83 Consideration of Rolling Resistance

As discussed in Chapter 7, the rolling drag on a vehicle Frr is given by:

where irr is the coefficient of rolling resistance. The rolling drag is independent of speed. Power needed to overcome rolling is given by:

The value of ¡xrr varies from 0.015 for a radial ply tyre down to 0.005 for tyres specially developed for electric vehicles. A reduction of rolling resistance to one-third is a substantial benefit, particularly for low speed vehicles such as buggies for the disabled. For low speed vehicles of this type the air resistance is negligible and a reduction of drag to one-third will either triple the vehicle range or cut the battery mass and cost by one-third, a substantial saving both in terms of cost and weight.

Power requirements/speed for an electric vehicle travelling on the flat, with typical drag (Cd = 0.3) and fairly standard tyres (¡xrr = 0.015), with a mass of 1000 kg and a frontal

Frr = Irrmg

Figure 8.4 The power requirements to overcome rolling resistance and aerodynamic drag at different speeds. This is for a fairly ordinary small car, with Cd = 0.3, frontal area 1.5 m2, mass = 1000 kg, and /zrr = 0.015

area of 1.5 m2 is shown in Figure 8.4. The graph, derived from the above equations, shows how much power is required to overcome rolling resistance and aerodynamic drag.

It can be seen clearly in Figure 8.4 that at low speeds, e.g. under 50kph, aerodynamics have very little influence, whereas at high speeds they are the major influence on power requirements. It may be concluded that streamlining is not very important at relatively low speeds, more important at medium speeds and very important at high speeds. So, for example, on a golf cart the aerodynamics are unimportant, whereas for a saloon car intended for motorway driving the aerodynamics are extremely important. (The rolling resistance of a golf buggy wheels on turf will of course be considerably higher than can be expected on hard road surfaces.)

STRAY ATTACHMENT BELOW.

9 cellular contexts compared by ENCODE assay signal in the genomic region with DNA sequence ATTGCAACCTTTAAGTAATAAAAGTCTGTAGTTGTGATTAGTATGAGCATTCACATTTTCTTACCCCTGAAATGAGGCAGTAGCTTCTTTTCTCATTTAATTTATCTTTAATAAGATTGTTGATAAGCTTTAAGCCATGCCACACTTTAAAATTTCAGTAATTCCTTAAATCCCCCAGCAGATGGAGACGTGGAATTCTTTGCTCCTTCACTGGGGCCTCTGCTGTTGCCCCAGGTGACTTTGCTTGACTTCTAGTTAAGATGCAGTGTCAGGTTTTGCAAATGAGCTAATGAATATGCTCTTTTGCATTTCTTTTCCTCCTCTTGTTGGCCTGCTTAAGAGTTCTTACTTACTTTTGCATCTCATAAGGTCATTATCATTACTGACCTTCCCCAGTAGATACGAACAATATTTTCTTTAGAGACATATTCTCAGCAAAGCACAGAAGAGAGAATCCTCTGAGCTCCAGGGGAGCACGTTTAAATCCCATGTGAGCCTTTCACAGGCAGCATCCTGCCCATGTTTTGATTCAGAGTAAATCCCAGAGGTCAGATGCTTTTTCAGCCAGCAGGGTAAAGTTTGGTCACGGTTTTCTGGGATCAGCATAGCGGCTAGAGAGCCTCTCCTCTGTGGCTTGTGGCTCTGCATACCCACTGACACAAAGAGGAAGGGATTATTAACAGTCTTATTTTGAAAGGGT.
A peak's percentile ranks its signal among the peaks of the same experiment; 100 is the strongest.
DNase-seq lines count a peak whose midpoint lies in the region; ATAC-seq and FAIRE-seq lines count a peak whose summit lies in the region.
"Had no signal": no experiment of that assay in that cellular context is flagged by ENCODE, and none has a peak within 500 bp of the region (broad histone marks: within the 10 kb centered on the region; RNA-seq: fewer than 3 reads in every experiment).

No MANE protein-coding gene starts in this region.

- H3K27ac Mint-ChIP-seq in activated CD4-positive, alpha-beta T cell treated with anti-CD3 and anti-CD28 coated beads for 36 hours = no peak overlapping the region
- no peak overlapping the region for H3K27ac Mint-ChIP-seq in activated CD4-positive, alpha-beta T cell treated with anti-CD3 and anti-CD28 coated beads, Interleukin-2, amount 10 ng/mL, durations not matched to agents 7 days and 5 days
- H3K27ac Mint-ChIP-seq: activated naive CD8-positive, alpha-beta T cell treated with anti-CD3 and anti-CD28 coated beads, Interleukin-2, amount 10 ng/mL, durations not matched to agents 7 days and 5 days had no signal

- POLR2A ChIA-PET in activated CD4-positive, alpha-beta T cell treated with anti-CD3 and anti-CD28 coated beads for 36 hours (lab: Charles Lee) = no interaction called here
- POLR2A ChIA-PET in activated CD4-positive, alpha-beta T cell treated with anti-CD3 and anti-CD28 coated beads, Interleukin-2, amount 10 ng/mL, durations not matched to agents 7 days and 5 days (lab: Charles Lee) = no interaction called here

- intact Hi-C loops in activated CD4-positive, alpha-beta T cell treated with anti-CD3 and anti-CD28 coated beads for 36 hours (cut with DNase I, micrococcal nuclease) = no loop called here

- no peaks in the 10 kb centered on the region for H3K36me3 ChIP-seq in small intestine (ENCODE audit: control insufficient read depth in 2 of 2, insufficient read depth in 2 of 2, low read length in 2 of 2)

A graph of the total power requirement for two vans is shown in Figure 8.5, where a power/velocity curve for each vehicle is plotted. Both vans have a mass of 1000 kg, frontal area of 2 m2 and a Cd of 0.5. However one has ordinary tyres with a firr of 0.015, whereas the other has low rolling resistance tyres for which firr of 0.005.

It can be concluded that for all electric vehicles a low rolling resistance is desirable and that the choice of tyres is therefore extremely important. A low coefficient of aerodynamic

Figure 8.5 Power requirements for aerodynamic drag and rolling resistance at a range of speeds. This is for two vans, both of mass 1000kg, frontal area 2m2, and Cd = 0.5. However, one has low resistance tyres with /zrr = 0.005, whereas the other has ordinary tyres for which /zrr = 0.015

drag is very important for high speed vehicles, but is less important for town/city delivery vehicles and commuter vehicles. On very low speed vehicles such as electric bicycles, golf buggies and buggies for the disabled, aerodynamic drag has very little influence, whereas rolling resistance certainly does.

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